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In 1953, James Watson and Francis Crick unveiled the double helix structure of DNA. The discovery was a profound moment in the history of science, but solving the structure of the genetic material did not reveal what the human genome sequence actually was, or what it says about who we are. Cracking the code of life would take another half a century.

In 2001, two rival teams of scientists shared the acclaim for sequencing the human genome. Kevin Davies, founding editor of Nature Genetics, has relentlessly followed the story as it unfolded week by week since the dawn of the Human Genome Project in 1990. Here, in rich human and scientific detail, is the compelling story of one of the greatest scientific feats ever accomplished: the sequencing of the human genome.

In brilliant, accessible prose, Davies captures the drama of this momentous achievement, drawing on his own genetics expertise and on interviews with the key scientists. Davies details the fraught rivalry between the public consortium, chaperoned by Francis Collins, and Celera Genomics, directed by sequencer J. Craig Venter. And in this newly updated edition, Davies sheds light on the secrets of the sequence, highlighting the myriad ways in which genomics will impact human health for the generations to come.

Cracking the Genome is the definitive, balanced account of how the code that holds the answer to the origin of life, the evolution of humanity, and the future of medicine was finally broken.

Cracking the genome - Kevin Davies

9780801871405
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Title
Cracking the genome - inside the race to unlock human DNA
Author
Kevin Davies
format
Paperback / softback
Publisher
Johns Hopkins University Press
Language
English
UK Publication Date
20021001

In 1953, James Watson and Francis Crick unveiled the double helix structure of DNA. The discovery was a profound moment in the history of science, but solving the structure of the genetic material did not reveal what the human genome sequence actually was, or what it says about who we are. Cracking the code of life would take another half a century.

In 2001, two rival teams of scientists shared the acclaim for sequencing the human genome. Kevin Davies, founding editor of Nature Genetics, has relentlessly followed the story as it unfolded week by week since the dawn of the Human Genome Project in 1990. Here, in rich human and scientific detail, is the compelling story of one of the greatest scientific feats ever accomplished: the sequencing of the human genome.

In brilliant, accessible prose, Davies captures the drama of this momentous achievement, drawing on his own genetics expertise and on interviews with the key scientists. Davies details the fraught rivalry between the public consortium, chaperoned by Francis Collins, and Celera Genomics, directed by sequencer J. Craig Venter. And in this newly updated edition, Davies sheds light on the secrets of the sequence, highlighting the myriad ways in which genomics will impact human health for the generations to come.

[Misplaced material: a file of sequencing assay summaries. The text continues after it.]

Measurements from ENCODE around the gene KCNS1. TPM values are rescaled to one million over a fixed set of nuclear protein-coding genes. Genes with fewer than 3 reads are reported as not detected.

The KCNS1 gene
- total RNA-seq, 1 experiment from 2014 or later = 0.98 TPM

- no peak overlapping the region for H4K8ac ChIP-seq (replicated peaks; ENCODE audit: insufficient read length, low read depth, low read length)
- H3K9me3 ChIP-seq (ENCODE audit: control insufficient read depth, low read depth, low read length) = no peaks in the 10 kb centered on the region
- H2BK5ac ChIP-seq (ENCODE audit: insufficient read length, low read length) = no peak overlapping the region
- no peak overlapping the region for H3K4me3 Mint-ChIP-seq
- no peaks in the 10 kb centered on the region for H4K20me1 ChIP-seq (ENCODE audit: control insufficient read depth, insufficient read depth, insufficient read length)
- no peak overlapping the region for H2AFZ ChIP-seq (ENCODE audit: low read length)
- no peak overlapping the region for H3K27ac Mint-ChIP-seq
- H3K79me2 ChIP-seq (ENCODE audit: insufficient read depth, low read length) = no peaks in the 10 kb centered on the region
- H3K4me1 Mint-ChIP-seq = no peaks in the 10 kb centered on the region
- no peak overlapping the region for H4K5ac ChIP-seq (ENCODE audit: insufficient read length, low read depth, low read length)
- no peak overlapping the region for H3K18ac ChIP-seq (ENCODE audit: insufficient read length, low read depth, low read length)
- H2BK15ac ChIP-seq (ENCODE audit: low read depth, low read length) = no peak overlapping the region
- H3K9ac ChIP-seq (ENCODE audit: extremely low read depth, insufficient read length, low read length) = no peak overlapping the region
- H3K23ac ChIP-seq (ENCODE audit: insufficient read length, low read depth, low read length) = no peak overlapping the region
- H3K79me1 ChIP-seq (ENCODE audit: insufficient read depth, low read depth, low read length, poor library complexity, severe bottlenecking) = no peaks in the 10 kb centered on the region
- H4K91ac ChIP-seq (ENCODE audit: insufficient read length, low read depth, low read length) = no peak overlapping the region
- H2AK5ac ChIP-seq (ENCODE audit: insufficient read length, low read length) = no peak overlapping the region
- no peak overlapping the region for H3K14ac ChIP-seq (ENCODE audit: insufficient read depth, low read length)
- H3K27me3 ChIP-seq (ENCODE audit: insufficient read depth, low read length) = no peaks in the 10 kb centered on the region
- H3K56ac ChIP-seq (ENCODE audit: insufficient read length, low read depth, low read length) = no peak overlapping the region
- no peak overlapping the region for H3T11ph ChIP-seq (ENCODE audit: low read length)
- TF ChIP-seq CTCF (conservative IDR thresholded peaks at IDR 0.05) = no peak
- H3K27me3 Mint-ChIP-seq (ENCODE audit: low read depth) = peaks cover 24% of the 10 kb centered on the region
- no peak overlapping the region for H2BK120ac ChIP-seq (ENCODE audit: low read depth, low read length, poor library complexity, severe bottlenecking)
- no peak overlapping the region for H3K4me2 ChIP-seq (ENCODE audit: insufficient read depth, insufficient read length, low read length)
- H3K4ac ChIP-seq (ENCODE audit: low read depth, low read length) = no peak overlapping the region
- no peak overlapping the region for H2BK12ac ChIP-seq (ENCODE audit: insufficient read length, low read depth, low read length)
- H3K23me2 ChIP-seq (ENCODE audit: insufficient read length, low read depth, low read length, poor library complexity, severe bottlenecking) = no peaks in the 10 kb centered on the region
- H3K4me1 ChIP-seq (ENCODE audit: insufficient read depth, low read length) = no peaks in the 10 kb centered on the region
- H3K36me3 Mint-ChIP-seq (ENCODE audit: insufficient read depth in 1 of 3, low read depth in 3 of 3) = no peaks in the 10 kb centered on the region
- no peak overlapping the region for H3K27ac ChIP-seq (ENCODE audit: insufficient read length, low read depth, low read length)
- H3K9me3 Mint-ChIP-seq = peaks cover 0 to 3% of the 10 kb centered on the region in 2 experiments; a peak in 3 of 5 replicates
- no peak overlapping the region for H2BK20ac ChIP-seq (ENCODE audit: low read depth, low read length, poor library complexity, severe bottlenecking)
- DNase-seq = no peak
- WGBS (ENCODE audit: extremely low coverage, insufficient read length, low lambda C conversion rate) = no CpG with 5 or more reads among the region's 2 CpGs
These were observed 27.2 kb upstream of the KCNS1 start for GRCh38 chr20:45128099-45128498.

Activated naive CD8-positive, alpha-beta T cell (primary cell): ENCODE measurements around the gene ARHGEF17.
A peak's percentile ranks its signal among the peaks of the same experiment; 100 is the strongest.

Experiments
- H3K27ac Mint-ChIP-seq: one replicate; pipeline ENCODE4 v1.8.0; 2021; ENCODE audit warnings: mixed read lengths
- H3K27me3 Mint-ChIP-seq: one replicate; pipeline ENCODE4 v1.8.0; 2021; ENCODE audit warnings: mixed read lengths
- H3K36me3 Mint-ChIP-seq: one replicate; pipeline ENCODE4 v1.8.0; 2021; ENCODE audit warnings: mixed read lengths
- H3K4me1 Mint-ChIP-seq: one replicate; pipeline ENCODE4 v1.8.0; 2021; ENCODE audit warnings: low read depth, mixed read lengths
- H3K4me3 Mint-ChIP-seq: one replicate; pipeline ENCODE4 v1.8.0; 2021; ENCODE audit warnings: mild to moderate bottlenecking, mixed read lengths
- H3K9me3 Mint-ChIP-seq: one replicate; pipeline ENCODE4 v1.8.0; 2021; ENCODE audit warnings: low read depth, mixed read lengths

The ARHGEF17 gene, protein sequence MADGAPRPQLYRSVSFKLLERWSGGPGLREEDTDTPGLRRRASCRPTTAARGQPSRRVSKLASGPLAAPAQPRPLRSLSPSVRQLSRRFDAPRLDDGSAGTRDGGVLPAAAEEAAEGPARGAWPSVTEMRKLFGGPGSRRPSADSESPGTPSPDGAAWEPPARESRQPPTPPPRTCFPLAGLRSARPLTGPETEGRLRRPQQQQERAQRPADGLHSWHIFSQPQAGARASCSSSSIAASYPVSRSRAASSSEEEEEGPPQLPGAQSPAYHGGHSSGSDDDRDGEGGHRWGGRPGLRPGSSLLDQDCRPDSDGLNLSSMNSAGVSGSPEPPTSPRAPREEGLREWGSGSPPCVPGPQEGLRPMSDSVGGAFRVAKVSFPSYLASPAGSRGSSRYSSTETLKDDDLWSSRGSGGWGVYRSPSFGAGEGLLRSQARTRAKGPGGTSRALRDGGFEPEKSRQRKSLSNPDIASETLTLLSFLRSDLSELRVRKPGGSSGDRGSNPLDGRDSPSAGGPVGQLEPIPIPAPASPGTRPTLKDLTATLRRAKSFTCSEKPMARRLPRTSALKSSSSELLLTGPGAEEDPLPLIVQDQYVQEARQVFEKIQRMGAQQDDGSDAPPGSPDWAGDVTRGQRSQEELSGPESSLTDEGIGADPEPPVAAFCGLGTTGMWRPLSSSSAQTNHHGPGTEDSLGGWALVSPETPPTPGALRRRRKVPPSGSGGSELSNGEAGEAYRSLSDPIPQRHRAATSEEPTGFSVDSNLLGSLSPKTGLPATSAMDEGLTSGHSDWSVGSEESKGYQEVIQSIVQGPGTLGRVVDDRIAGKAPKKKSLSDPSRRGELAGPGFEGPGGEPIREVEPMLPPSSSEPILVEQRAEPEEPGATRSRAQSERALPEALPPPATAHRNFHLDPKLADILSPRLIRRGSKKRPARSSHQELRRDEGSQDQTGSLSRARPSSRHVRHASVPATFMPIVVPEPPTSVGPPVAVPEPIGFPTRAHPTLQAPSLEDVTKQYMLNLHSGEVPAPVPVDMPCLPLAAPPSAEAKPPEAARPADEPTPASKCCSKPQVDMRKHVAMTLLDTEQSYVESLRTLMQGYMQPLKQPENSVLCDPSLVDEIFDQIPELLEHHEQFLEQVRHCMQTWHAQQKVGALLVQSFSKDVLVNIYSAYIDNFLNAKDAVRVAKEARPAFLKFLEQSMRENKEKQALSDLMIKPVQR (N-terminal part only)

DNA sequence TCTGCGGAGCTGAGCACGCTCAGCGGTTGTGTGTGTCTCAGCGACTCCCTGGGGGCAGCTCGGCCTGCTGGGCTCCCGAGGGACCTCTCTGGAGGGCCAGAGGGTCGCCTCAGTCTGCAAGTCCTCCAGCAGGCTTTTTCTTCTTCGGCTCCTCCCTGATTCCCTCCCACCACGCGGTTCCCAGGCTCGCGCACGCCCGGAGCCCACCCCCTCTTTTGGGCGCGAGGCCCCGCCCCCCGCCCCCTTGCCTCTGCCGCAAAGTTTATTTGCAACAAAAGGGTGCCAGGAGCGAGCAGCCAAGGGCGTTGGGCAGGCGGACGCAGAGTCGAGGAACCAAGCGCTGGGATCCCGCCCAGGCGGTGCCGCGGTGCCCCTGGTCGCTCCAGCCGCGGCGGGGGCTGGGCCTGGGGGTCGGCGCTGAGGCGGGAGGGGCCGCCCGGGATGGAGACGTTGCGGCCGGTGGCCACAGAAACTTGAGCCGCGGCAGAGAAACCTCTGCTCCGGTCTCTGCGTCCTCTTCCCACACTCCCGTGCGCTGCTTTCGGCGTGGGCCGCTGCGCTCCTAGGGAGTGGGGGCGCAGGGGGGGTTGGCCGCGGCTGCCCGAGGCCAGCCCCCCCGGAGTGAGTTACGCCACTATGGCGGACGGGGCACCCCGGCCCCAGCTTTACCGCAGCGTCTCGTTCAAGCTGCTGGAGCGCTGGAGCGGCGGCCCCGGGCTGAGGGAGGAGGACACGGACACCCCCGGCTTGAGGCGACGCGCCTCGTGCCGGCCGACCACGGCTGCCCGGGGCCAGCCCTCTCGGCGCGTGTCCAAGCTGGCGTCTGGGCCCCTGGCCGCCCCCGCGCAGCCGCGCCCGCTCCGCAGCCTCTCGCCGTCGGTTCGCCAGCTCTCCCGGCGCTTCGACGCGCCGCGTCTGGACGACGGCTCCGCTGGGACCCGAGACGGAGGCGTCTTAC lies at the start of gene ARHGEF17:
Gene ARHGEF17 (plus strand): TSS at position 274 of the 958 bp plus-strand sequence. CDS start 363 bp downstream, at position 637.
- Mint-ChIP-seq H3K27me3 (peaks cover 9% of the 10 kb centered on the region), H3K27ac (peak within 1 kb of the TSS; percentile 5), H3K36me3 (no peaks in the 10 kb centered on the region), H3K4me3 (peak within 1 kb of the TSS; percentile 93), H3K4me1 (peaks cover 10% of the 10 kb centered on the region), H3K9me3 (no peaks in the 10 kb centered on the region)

Cracking the Genome is the definitive, balanced account of how the code that holds the answer to the origin of life, the evolution of humanity, and the future of medicine was finally broken.

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Kevin Davies is the founding editor of Nature Genetics and is currently editor-in-chief of BioIT World. He graduated from Oxford University and holds a Ph.D. in genetics from the University of London.

For an up-to-the-minute account of one of the most dramatic periods in present-day science,
Cracking the Genome is an essential read.


Sunday Times

A superb job... A tantalizing glimpse of the ethical perils and technological possibilities awaiting humanity.


Los Angeles Times

A rollicking good tale about an enduring intellectual monument.


American Scientist

The race is over, and Davies was there, all along, providing the running commentary-and there, too, at the finish line. In
Cracking the Genome, he hands out the prizes.


The Independent

Davies has tracked one of the most important stories ever to unfold. Davies helps readers understand how the deciphering of our genetic code will revolutionize our lives while posing serious ethical dilemmas.


Science News

An impressive job of contextualizing the science within a political, economic, and social framework, creating a lively tale as accessible to non-specialists as it is to scientists.


Publishers Weekly

Investors and others looking for a quick primer on the science and business of biotechnology will find this a useful guide.


Business Week

In Davies' prose, this story of molecular biology and the Human Genome Project is as compelling as any Arthurian legend. In a fast-moving approachable style, Davies captures the uncovering of biology's Holy Grail, relying on his own expertise in genetics and interviews with key players such as Collins and Venter.


History and Philosophy of the Life Sciences - Margaret R. McLean

Type
BOOK
Edition
Johns Hopkins paberbacks Edition
Country of Publication
Maryland
Number of Pages
327

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